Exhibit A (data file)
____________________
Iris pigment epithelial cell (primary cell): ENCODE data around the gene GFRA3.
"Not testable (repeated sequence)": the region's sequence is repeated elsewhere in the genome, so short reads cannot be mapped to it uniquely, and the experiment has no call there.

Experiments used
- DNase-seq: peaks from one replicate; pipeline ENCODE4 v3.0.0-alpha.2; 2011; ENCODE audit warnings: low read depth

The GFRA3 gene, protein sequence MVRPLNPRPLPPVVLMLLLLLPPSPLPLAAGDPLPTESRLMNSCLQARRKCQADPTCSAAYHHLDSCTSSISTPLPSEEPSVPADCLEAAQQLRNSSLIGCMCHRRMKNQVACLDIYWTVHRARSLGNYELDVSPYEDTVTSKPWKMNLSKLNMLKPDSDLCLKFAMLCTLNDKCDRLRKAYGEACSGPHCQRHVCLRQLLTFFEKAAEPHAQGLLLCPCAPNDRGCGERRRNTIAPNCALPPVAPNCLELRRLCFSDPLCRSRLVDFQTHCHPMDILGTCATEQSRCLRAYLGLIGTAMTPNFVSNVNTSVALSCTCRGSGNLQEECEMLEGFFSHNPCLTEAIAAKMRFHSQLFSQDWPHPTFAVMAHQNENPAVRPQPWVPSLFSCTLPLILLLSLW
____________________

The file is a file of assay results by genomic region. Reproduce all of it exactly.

Iris pigment epithelial cell (primary cell): ENCODE data around the gene GFRA3.
"Not testable (repeated sequence)": the region's sequence is repeated elsewhere in the genome, so short reads cannot be mapped to it uniquely, and the experiment has no call there.

Experiments used
- DNase-seq: peaks from one replicate; pipeline ENCODE4 v3.0.0-alpha.2; 2011; ENCODE audit warnings: low read depth

The GFRA3 gene, protein sequence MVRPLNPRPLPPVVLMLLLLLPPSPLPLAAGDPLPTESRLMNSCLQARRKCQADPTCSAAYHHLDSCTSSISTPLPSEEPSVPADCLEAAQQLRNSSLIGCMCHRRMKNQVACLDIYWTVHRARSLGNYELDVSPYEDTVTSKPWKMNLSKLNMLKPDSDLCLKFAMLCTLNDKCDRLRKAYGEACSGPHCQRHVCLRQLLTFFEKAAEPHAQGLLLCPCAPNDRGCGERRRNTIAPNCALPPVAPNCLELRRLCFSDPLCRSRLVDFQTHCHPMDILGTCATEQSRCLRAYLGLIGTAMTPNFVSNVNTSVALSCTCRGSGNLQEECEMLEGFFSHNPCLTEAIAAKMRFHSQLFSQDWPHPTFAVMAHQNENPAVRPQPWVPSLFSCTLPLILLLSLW